Honestly, all I really proved (most of the time) is my lack of star quality. I was a good supporting role, but I was not meant to be in the spotlight.

Except for one time.

One year, the lead was not a female role. I can’t remember the storyline, but usually, it had something to do with Christmas, so I feel like it was a shepherd or something. Anyway, miracle of miracles, I got the lead role. I was to be the singing shepherd. Center stage. In the spotlight, finally.

And I put my heart and soul into that role. I did a pretty good job if I do say so myself, but that’s not what I remember about this moment. This role.

What I remember the most is the kind of dedication it took to be the starring role. I remember how I hated to miss a rehearsal; I remember how some of the other girls and I interacted in not so pleasant ways;  I remember how I felt when it was over, but mostly I remember the way it made me feel incredibly special. Important.

And that is how we are supposed to treat God every single day.

He should have the starring role. He should be incredibly special. Our dedication and devotion to Him should be so complete that we loathe to miss out on time with Him.

Most of the time, though I find that I treat God like a supporting role. Someone who is there for me when I need him, but not the star. Not the one at center stage at all times.

God is not the supporting role. He’s not our backup singer. His

star quality should dazzle us every day.

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It is so easy to wake up and ask God to support our dreams, but what we should do is wake up, thank him, praise him and ask him how we can support his purpose.

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Often, I find, when I adjust my attitude in this way, my dreams realign to his purpose for my life. And when I become the supporting role, it’s kind of an amazing production.

He has given us so much.

It’s time to make Him the star.

 

Wilderness Reminders

Wilderness reminders: My Journey through Psalms 105-107

When the Israelites wandered through the desert, they became well known for one thing: grumbling. They had no food. Grumble. They had no water. Grumble. They didn’t like the food. Grumble. They were tired. Grumble. Grumble. Grumble. Despite the fact that God constantly reminded them of his provision (by miraculously providing for them multiple times–daily really), their default was clear: grumble. grumble. grumble.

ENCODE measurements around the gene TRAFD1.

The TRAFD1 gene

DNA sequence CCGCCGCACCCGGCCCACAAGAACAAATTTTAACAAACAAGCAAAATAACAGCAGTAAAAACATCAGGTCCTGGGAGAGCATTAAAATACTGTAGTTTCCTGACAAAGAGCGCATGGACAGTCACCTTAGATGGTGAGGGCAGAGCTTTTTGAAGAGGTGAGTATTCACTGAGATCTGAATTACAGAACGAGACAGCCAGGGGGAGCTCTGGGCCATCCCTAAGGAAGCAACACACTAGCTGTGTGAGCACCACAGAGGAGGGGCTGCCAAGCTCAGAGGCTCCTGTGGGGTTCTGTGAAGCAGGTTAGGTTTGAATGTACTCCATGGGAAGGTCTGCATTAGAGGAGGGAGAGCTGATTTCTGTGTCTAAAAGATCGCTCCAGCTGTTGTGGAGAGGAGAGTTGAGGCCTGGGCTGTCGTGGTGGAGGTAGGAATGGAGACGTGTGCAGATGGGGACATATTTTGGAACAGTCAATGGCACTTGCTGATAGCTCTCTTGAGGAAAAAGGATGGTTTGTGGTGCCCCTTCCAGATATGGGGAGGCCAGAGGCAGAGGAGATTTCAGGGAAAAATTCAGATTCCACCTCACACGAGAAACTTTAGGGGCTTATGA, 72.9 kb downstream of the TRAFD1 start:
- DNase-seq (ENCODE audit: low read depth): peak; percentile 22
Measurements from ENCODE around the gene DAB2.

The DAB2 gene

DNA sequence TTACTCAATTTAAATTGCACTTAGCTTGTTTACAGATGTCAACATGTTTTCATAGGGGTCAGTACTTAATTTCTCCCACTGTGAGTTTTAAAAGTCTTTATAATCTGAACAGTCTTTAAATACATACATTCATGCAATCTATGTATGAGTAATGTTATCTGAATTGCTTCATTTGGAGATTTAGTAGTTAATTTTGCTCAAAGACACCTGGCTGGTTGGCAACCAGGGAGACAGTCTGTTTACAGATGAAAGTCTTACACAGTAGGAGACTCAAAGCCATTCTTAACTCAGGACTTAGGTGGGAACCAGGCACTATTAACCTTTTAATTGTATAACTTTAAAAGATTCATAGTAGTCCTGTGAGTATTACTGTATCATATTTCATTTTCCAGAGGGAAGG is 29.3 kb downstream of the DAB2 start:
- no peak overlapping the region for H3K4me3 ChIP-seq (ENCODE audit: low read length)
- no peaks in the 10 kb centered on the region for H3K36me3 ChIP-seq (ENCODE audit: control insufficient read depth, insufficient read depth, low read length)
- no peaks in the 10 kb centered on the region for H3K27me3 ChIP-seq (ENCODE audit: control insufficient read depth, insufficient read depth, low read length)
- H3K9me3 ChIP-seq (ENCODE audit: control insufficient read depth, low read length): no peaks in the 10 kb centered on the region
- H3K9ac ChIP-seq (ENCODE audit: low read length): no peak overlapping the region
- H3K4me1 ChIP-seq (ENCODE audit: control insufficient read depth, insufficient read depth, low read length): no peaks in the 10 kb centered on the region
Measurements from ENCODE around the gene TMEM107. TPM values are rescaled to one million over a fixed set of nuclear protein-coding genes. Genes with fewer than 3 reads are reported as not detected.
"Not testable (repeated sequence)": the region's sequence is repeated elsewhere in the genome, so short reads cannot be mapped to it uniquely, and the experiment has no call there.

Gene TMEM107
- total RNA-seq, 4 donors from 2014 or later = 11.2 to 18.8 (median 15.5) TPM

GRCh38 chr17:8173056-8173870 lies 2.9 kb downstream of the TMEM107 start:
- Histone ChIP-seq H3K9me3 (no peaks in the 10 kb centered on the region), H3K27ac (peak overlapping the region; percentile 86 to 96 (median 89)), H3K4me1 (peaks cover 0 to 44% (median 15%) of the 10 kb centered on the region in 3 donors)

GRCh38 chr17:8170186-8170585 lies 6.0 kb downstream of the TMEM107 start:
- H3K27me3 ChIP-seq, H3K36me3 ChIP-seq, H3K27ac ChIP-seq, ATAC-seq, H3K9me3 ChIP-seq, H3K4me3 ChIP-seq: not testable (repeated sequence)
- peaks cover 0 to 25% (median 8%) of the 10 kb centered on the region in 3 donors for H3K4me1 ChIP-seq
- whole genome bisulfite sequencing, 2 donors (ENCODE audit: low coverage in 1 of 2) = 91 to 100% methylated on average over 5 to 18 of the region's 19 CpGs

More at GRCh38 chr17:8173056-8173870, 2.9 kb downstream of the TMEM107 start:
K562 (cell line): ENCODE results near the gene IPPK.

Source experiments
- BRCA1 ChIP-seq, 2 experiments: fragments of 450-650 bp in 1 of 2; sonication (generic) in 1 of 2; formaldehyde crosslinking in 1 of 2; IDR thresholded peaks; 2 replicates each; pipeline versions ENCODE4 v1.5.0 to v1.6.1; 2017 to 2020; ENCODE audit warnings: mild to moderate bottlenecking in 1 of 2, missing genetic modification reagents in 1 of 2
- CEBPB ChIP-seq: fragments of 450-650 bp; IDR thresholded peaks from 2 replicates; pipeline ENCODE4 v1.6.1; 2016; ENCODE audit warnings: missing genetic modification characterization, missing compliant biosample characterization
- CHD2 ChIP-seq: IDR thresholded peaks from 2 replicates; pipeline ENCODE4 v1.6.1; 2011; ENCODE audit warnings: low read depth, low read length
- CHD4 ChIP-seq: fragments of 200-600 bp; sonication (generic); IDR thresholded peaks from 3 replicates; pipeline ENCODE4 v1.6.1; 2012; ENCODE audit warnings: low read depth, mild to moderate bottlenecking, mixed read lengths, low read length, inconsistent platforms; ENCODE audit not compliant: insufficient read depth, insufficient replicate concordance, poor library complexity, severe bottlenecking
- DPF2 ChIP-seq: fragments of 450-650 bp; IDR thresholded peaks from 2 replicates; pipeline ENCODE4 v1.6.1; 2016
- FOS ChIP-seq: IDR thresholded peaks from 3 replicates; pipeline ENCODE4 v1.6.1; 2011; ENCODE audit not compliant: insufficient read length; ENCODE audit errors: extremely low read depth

Earlier in my faith, when I would read these passages I would judge them pretty harshly. How could they continue to whine and complain when bread was literally falling out of the sky and they were following a pillar of fire? God’s glory really doesn’t get any clearer than that. It’s in front of your face!

The older, and dare I say, wiser I become I realize more and more how arrogant that is. Because I do the same thing every day. Instead of remembering His grace and goodness, I tend to focus on what he hasn’t done for me, rather than what He provides for me.

As Psalm 106 states before going into the history reminders: “Honor His holy name with Hallelujahs, you who seek God. Live a happy life!” That last comment in verse 3 is really a command: honor him, seek him, and live happy. Remember his promises and focus on the blessings, what he has done for you. That is the secret of a happy life.

Why? “Because he’s good, because his love lasts,” Psalm 107:1 answers. And reassures in verse 3 that “You’re one happy man when you do what’s right, one happy woman when you form the habit of justice.”

I may not walk through a literal wilderness, but these wildernesses still exist in my life–in everyone’s life. Because let’s be real, life is not all sunshine and rainbows. Life is hard. Life is unfair, or at least it feels that way. And life can be lonely. Really lonely when you are isolated in the wilderness and it looks like everyone else around you is enjoying favor in the land of milk and honey.

I know I’ve written about this on the blog before, but it’s life and it’s where I am right now. I am in a wilderness of singleness. And it’s hard. And heartbreaking. And lonely.